Further, the relatively petty bourgeois layers of the working class are, in fact, most likely to be the class leaders. Mr. Le Blanc cites Engels as a source, as opposed to more modern authors such as Erik Olin Wright.

And then we get to the most interesting part of the article, under the post-modern heading Identity & Intersectionality. The problem is that workers lack class consciousness. This isn't because they are stupid, but because there are so many other ways for them to identify themselves. Or, as Mr. Le Blanc puts it,

One can begin an understanding of this conception by reflecting on the fact that each of us is conscious of having many different identities that are important to defining who we are. Among the variety of such identities—some of which seem more vibrant to us than others—are (in no particular order): our place within a particular family; our gender; our race and/or ethnicity; our nationality; our age; our religious orientation; our attitude toward specific political ideas; our sexual orientation and preferences; the foods we like; our musical preferences, the clothes we choose to wear, and other cultural inclinations; our favorite hobbies and pastimes; organizations that we happen to belong to; whether we live in a city, a small town, or a rural area; our income level; our particular economic occupation and skill level within that occupation; and the socio-economic class we happen to belong to.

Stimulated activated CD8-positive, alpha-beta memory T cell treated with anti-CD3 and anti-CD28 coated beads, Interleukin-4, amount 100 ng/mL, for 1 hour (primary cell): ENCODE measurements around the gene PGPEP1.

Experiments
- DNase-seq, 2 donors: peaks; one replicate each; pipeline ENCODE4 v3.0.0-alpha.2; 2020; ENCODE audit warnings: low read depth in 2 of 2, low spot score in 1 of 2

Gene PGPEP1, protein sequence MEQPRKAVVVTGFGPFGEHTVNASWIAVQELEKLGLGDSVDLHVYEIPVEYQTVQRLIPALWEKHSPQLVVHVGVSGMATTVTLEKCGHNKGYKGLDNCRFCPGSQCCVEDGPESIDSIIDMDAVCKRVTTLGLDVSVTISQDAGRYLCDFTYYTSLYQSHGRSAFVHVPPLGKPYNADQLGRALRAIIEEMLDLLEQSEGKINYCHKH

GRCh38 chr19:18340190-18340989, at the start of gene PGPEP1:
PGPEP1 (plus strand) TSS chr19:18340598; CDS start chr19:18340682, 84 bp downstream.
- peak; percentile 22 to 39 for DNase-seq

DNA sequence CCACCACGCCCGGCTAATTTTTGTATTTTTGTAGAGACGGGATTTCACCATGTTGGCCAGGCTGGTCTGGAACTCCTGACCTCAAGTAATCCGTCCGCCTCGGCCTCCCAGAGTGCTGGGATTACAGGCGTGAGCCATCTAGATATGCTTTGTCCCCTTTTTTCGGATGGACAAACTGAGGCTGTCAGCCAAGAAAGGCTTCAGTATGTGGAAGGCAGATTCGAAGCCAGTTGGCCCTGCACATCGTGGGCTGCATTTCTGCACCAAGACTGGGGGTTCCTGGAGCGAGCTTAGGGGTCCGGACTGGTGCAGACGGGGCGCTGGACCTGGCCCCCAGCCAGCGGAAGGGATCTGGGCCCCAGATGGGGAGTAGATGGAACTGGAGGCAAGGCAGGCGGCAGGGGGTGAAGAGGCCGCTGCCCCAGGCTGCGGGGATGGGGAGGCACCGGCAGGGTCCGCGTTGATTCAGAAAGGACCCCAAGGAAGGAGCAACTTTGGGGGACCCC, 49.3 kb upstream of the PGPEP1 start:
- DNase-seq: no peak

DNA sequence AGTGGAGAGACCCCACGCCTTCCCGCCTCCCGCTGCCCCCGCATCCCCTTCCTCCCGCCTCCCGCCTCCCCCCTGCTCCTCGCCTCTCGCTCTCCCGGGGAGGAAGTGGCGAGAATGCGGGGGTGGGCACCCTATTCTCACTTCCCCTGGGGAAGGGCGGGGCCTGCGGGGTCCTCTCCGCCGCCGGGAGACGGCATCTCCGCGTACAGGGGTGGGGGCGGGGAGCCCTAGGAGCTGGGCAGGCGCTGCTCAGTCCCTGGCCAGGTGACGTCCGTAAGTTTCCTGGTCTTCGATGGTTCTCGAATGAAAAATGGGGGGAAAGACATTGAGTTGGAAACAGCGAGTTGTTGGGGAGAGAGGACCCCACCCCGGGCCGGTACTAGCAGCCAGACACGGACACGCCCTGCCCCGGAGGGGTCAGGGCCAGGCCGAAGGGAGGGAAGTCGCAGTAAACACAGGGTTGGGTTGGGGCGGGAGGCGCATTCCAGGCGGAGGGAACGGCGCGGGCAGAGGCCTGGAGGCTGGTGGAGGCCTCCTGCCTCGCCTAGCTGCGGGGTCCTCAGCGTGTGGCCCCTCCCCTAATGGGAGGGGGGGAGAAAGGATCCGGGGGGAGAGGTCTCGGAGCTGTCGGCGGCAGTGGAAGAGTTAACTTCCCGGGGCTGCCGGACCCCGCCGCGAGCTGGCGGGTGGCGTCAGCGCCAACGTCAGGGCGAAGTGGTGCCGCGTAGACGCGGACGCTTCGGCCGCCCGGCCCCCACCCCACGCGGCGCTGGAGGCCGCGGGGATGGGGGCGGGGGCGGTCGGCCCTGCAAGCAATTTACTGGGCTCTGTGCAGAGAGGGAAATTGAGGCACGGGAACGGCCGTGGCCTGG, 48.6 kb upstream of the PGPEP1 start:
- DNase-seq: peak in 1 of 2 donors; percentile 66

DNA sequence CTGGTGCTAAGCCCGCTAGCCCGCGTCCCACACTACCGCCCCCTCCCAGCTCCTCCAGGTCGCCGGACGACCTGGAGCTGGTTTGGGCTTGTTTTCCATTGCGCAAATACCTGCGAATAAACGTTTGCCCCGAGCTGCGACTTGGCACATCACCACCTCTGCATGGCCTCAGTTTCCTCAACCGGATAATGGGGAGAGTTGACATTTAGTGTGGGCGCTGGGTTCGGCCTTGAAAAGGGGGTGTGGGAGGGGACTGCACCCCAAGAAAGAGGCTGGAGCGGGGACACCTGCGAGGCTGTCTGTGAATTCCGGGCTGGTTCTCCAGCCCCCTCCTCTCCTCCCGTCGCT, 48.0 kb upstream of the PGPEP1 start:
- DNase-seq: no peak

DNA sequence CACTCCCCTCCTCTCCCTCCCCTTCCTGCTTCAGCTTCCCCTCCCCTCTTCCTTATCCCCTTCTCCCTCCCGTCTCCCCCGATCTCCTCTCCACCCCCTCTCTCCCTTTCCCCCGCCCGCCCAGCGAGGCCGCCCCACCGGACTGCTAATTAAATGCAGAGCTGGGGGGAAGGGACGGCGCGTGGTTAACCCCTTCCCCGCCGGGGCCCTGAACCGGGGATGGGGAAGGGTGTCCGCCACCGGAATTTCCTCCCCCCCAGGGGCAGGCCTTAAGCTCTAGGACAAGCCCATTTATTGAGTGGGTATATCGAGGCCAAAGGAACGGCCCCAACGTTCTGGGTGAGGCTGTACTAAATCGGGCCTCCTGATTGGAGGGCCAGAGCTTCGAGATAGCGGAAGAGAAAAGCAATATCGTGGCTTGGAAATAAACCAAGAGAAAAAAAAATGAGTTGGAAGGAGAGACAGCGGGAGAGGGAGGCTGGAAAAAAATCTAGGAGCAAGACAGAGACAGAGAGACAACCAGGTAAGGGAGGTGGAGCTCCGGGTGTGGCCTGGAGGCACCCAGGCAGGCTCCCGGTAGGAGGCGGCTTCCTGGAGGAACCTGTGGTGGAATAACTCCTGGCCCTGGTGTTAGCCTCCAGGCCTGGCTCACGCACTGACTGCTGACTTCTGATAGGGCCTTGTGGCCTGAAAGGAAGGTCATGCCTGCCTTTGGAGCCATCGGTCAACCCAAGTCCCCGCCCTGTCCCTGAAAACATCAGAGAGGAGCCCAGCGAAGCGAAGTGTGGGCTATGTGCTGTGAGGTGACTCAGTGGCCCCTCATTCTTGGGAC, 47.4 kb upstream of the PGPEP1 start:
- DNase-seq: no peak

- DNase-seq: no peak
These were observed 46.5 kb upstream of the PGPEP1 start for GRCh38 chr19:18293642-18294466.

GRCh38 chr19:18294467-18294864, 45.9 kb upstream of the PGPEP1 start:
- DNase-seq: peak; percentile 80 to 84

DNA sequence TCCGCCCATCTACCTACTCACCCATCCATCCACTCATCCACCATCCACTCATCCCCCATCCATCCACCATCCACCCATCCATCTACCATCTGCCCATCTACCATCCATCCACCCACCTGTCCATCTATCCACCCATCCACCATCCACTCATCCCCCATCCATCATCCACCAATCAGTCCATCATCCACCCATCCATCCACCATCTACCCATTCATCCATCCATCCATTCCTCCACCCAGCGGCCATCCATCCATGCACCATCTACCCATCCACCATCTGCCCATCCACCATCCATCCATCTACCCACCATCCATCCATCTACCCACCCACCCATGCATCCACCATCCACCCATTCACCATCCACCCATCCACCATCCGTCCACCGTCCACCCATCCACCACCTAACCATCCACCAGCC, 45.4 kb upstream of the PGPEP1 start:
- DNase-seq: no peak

Far from having the contradictions of capitalism driven home--as might have happened during the industrial revolution when workers were just workers pure and simple--today they're Sikhs, Jehovah's Witnesses, Koreans, Masons, Veterans, Grandfathers, bloggers, etc., etc. Being an employee of some company is just not the defining feature of life.

The classical Marxist view is that un-class conscious workers are simply stupid, befuddled by bourgeois trickery into believing unimportant nonsense. But Mr. Le Blanc is wise enough to realize that workers are people, too, and have the freedom to associate with whom they please. It will be impossible to squeeze workers back into a Marxist mold, from whence they'll emerge as identical and interchangeable proletons.

[w]e are many, but our success will be dependent upon a sufficient degree of class-consciousness among a substantial number of us. This class-consciousness, in our own time, must incorporate insights that reflect the realities associated with notions of identity and intersectionality. It must be said that this approach is not entirely new. “The Social-Democrat’s ideal should not be the trade union secretary, but the tribune of the people, who is able to react to every manifestation of tyranny and oppression, no matter where it appears, no matter what stratum or class of the people it affects,” Lenin insisted.